Washington's museums, so long loyal to the painting, the drawing and the print, have only recently begun collecting photography in depth. Two new exhibitions of recent acquisitions -- one at the National Portrait Gallery, the other at the Corcoran -- demonstrate abundantly the rightness of that move.

The Portrait Gallery's pictures show the faces of the famous. The frequently antique likenesses of generals, athletes and actors, presidents and poets, were not selected for their beauty, but for the importance of the persons they portray. The pictures at the Corcoran are reflections of the present. Most of them are new, and all were made as works of art.

Though photographs were banned once from the Portrait Gallery's collection, that silly and restrictive law was changed in 1976. These well-selected pictures have an immediacy and accuracy that, at least in our age, most painted portraits lack.

Though most of them are formal, staged or stiffly posed, they are in unexpected ways, eerily enhanced by their affectations. These pictures show us people, but they also tell us much about the fashions and pretensions of our past. John Barrymore as Hamlet glaring at the viewer, Jean Harlow and Clark Gable smooching for the camera, Ted Shawn the daring dancer (he is seen here, nude, in the pose of a Greek archer) and even John Wilkes Booth strutting in his toga, tell us quite as much about the show business of their times as they do about the performers they portray.

The photographs of authors here are equally suggestive. Alice Boughton's Henry James, which could not be more Jamesian, shows the master in a moment of esthetic delectation: He is admiring a painting; his silk top hat is shiny; his cane nicely slender; his gloves soft dove-gray. The writings of Walt Whitman were more vernacular, less formal, and in his portrait here Whitman wears no tie. Here also are Ezra Pound at 28 (by Alvin Langdon Coburn), Emerson in study (a little Gothic bookstand holds his open book) and Marianne Moore with elephants. She much enjoyed the zoo.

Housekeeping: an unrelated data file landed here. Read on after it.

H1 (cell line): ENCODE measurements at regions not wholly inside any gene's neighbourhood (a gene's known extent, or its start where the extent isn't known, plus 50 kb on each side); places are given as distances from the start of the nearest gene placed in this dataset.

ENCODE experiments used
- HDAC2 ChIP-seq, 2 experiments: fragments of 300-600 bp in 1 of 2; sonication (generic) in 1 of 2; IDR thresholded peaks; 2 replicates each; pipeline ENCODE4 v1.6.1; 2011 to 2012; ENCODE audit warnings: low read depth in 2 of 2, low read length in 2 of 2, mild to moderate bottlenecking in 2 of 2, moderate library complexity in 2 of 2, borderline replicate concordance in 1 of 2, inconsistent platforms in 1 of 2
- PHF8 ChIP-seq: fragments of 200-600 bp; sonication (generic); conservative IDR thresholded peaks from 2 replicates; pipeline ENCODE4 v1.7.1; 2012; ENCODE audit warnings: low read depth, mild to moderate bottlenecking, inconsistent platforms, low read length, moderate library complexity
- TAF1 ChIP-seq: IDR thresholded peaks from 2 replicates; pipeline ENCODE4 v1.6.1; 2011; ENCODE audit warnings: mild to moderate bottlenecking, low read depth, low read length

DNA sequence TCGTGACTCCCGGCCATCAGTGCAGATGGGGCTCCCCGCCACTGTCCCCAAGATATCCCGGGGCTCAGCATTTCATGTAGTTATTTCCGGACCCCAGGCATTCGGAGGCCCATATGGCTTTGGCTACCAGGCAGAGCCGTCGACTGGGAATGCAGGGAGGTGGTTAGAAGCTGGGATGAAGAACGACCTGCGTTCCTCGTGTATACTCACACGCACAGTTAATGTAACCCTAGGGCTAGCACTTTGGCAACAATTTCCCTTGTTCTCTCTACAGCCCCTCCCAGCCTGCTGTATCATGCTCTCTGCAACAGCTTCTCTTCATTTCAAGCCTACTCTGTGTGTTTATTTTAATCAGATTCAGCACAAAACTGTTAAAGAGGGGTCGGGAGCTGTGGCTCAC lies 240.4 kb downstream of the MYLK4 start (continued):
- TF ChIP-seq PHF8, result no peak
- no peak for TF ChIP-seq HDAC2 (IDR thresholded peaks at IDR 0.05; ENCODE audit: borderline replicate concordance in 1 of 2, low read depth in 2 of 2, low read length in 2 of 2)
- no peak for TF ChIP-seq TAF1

Other phots here evoke the modesty of athletes (Babe Ruth with bat on shoulder), the zeal of the abolitionists (Sojurner Truth, for instance), and the pomposities of generals. Gen. Joseph Hooker, in Mathew Brady's photograph, does his best to look like a statue in the park. Though the Civil War uniform of U.S. Grant (photographed by Alexander Gardner in 1865) looks a little baggy, that of Douglas MacArthur, who posed for his picture in August 1930, is impeccably pressed. The partial phoniness of Buffalo Bill, the pride of Teddy Roosevelt and the haughtiness of Frank Lloyd Wright illuminate their portraits. This show in a sense is a discontinuous portrait in our history. There are now 1,200 photographs in the Portrait Gallery's collection, and this delightful show reminds us how much poorer it would be if they were not there.

Goaded by Jan Livingston, the Corcoran of late has committed itself deeply to contemporary photography. (And to this region, too; more than half the pictures here were made by local artists.) Of the 40 images in its recent acquisitions show, almost all were taken in the past two years. Their quality, in general, is admirably high.

One virtue of this show is that it lightly surveys the currently fashionable sytles of art photography. A number of these pictures, those of Margot Kernan, Nancy Rexroth and Tom Kilby, a latter-day Constructivist, flirt with pure abstraction. Others on display, by Ronald Geibert, Neil Maurer and John McIntosh, explore in subtle ways the tradition of the still life. A mood that is disturbing, perhaps even menacing, underlies a number of the better images. In Avery Danziger's "K-9 Dream No. 16," there is a dark dog snarling. One of Robert Epstein's subjects is a herd of just-flayed pigs. Rosalind Solomon has photographed a Guatamalan corpse that is about to be interred with a bottle of Pepsi Cola. The finest portraits here, those by John D. Radcliff and Alex Jamison, also shock a little bit, but in more suble ways. They are blazingly direct; their lack of politesse, the way they seem to break through their subjects' privacies tend to shock the eye.

What seems newest in these pictures is the attention paid to color. It gives life to Kernan's flower studies, McIntosh's tryptich and Richard Rodriguez's moonlit "Chris's Room." What seems oldest in these photographs is the way that some of them pay homage to the famous artists of the past. Tom Zetterstrom's "Black Spruce" owes much to Ansel Adams, Jack Teemer's handsome study of backyards in West Baltimore bows gracefully to Walter Evans and Philip Trager's New York cathedral calls to mind Atget.

The Corcoran photographs were purchased with the aid of funds from the Polaroid Corp. and the National Endowmen for the Arts. They will be on view through March 8. The Portrait Gallery's show will close on April 19.